Present studies indicate that age and retirement, coupled with the F-35C program’s long lead time, will leave the Navy below its planned number of operational carrier-based fighters, rising to a maximum of 69 planes in 2017.

Feb 3/10: Ranking House Armed Services Seapower subcommittee Rep. Todd Akin [R-MO] publicly supports building more Super Hornet family aircraft, and advocates a multi-year buy approach for the F/A-18E/F and EA-18G, similar to the 2005-2009 contract. In Rep. Arkin’s release, he says that:

I remain concerned that the Department of Defense is not taking the Navy’s strike fighter shortfall seriously…. The Super Hornet is an active production line, and is dramatically cheaper than the JSF, which may not deliver anywhere close to on time…. In this case, a multi-year procurement could save hundreds of millions of dollars, but the DoD seems to have their head in the sand. Secretary Gates mentioned that he thinks we need to have a 10% savings before we use a multi-year agreement. However, the Congress already gave DoD the authority to use a multiyear in this situation, even if the savings is less than 10%.... A multiyear procurement could save nearly half a billion dollars over the next few years. To not pursue that savings is just irresponsible.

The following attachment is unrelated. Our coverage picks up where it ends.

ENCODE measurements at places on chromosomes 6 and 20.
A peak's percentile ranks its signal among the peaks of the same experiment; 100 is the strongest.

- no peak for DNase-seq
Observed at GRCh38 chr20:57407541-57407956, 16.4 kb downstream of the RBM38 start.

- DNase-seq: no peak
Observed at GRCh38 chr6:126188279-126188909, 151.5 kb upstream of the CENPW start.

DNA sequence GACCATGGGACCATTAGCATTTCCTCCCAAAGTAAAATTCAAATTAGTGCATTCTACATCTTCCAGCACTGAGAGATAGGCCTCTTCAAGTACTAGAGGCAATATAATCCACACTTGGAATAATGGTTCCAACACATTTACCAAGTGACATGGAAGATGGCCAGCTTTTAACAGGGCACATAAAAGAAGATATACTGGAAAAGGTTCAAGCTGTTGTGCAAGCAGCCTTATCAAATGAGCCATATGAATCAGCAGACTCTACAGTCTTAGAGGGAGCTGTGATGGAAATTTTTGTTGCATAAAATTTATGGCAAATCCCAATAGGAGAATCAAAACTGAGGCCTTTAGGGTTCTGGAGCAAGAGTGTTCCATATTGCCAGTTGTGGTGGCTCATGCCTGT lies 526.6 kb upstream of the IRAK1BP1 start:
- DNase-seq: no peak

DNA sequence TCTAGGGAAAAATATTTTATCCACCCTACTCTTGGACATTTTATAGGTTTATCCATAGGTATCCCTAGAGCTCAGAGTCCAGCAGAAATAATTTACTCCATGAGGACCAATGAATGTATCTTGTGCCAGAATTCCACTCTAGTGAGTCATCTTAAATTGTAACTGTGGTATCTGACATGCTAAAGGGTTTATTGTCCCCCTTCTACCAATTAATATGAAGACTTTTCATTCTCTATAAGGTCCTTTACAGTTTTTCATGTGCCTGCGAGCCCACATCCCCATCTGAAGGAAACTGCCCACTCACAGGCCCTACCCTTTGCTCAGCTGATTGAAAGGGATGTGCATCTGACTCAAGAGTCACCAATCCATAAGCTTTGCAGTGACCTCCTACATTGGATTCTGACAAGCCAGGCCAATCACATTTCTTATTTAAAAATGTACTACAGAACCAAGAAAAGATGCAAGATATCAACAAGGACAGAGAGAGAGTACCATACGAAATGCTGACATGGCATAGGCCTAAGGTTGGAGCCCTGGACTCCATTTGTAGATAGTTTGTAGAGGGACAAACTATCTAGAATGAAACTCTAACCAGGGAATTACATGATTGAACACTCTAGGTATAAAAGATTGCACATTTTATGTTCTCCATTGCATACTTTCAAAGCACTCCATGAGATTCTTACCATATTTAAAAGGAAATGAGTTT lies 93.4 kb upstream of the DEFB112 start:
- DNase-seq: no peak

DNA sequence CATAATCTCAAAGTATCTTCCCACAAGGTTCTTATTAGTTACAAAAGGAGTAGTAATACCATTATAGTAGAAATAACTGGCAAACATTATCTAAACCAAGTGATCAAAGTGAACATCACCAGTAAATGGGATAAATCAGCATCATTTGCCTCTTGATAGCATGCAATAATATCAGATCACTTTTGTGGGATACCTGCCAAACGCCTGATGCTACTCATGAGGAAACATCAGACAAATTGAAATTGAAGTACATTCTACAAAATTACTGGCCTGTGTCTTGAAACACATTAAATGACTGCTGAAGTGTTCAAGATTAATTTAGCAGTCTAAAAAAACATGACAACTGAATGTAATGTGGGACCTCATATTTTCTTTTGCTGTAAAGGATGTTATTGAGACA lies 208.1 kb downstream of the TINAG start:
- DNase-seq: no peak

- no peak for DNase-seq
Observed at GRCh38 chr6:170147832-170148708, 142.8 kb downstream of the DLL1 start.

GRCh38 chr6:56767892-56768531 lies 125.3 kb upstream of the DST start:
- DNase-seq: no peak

June 2/09: US Navy CNO Adm. Roughead defends the FY 2010 budget decision to request only 9 F/A-18E/F Super Hornets instead of 18 ($1.19 billion, incl. $127.7 million RDT&E), alongside the planned 22 EA-18G Growlers ($1.69 billion, incl. 55.4 million RDT&E). The decision was made in order to speed up F-35 fielding and procurement, though the F-35C carrier model isn’t scheduled for fielding until 2015. The US Marines’ F-35B STOVL variant still hopes to begin fielding in 2012. Current FY 2010 plans call for 30 F-35s: 10 USAF F-35As, 16 USMC F-35Bs, and 4 USN F-35C test aircraft.

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Ganett’s Navy Times quotes Marine Corps Commandant Gen. James Conway re: Future plans:

The initial vertical flight has slid right six or seven months… going to happen this fall…. But the most recent information we have out of Fort Worth is that the engine is developing even more power than we thought it might for vertical lift, so we’re encouraged…. We reach initial operating capability in 2012…. We are the first of the services…. We’re anxious to put it aboard ship and see how it performs there. Then we will make a joint Navy-Marine Corps decision in terms of what the resulting numbers of our buy needs to look like. But we’re fairly encouraged by what we see.”

They weren’t successful. Both the House and Senate defense bills went on to add $560 million for 9 more F/A-18 E/F aircraft, raising the FY 2010 buy to 18. There is also talk of a follow-on MYP-III contract.

As noted above, multi-year procurement buys don’t extend to all Super Hornet and Growler components, many of which are provided as “Government Furnished Equipment.” Nor do they cover many fixes and changes to the aircrafts’ design.